Following a burst of rain, a walk through Arkaba Station is a journey through a land transformed, through settler struggles and a recovering natural wonderland.
“There’s a lot of luck in walking,” says Jenny sagely, as she unglues her binoculars from her quick eyes and immediately replaces them with a digital SLR.
Minutes ago our party of seven had been abruptly halted by the sighting of a scarlet robin. It took a few minutes to lock my sluggish peepers on the diminutive bird, leading me to wonder if 20/20 vision might play a big part in that luck.
But when I eventually spotted the tiny creature flitting about with its proud, blood-red chest, I gasped; its iridescence was like an exclamation point in the undergrowth.
A bit of luck, then, that we had Jenny and her entomologist husband, Peter, both eager twitchers, to point out birdlife on our guided walk through Ikara (formerly Wilpena Pound) and the 25,900-hectare former sheep station, Arkaba, in South Australia’s Flinders Ranges.
Another bit of luck that our plane had managed to break through the rain to land in Port Augusta on its second attempt, rather than returning to Adelaide with its tail between its legs. And the rain itself, depending on your point of view, provided more luck still.
Rain is not usually welcome on a three-day hike. The Flinders copped a bit of it the week before we arrived and it’s still moodily drizzling as our guide, Tim Woods, leads us through Sliding Rock and into Ikara.
“I’ve been guiding here for a year, and I’ve never seen it like this,” he says, looking up at the leaking concrete sky and shaking his head in bewilderment. Rain makes few appearances in these parts and most people who join the walk will discover red, dusty landscapes with intermittent patches of khaki vegetation.
While dry, arid, outback is the usual headlining act, what we encounter is a swatchbook of every shade of green imaginable. Creeks trickle, sometimes even rush, with water; thick, furry moss covers the slate shards underfoot; and even the gums that are usually chalky-white from the trees’ natural sunblock look as though their top layer of bark has been scratched away to reveal trunks of precious emerald.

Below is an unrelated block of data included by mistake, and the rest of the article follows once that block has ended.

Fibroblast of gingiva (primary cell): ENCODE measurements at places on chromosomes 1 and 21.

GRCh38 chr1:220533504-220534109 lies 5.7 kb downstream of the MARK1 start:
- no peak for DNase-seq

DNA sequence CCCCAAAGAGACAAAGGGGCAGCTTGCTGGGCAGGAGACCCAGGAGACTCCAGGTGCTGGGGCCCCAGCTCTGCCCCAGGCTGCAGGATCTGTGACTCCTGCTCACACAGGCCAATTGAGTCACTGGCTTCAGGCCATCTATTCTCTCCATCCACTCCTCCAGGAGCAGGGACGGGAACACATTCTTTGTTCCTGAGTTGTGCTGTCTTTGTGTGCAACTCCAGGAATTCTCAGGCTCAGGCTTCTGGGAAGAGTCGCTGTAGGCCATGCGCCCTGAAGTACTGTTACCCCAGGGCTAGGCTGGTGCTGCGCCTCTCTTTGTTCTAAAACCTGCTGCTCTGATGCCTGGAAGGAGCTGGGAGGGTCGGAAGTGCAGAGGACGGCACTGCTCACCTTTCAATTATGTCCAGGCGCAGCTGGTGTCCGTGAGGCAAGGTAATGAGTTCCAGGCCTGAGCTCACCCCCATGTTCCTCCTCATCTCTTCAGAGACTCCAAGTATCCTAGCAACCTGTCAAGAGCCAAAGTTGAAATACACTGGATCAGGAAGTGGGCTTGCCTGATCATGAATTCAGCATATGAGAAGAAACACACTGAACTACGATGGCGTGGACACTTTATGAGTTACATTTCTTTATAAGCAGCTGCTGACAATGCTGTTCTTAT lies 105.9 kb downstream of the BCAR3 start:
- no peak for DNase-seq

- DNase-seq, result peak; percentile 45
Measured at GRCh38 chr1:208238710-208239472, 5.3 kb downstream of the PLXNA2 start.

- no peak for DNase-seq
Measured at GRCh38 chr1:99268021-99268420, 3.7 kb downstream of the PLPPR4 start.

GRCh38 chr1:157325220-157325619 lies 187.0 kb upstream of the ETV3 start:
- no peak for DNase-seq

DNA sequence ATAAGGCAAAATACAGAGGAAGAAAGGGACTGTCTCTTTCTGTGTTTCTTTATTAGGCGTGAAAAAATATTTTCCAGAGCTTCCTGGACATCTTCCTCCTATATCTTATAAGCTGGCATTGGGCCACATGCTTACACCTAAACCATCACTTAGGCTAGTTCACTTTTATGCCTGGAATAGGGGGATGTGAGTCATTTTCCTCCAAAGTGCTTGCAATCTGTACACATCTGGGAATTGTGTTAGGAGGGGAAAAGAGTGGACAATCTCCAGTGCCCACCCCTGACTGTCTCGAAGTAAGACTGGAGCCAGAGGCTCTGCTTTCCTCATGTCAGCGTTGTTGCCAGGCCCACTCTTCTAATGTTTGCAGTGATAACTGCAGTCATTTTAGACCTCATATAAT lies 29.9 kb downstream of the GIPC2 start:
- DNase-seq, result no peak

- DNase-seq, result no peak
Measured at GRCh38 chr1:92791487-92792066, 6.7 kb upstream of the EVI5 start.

In some parts of the Arkaba property where rolling hills are covered in soft grasses, you could be forgiven for thinking you were roaming the English countryside. In other parts, you could be in a cypress forest in Southern Italy or Greece, until a gang of kangaroos bounding off in the distance breaks the illusion.
Through the Pound
With the robin sighted, photographed and ticked off Jenny’s list, we resume day one of the hike with Tim at the helm.
Recently having been restored to its original indigenous name, Ikara was once a meeting place for four different tribes. But when the settlers arrived, they dubbed the natural amphitheatre Wilpena Pound and exploited its enclosed structure to keep livestock.
Many people erroneously believe a meteorite resulted in the crater-like shape, but Tim assures us it was simply tectonic activity that thrust rock upwards from the Earth.
We are walking through what was once the east coast of Australia; the stratification layers in the surrounding ranges the result of a millennia of sediment in an ocean that is now long gone.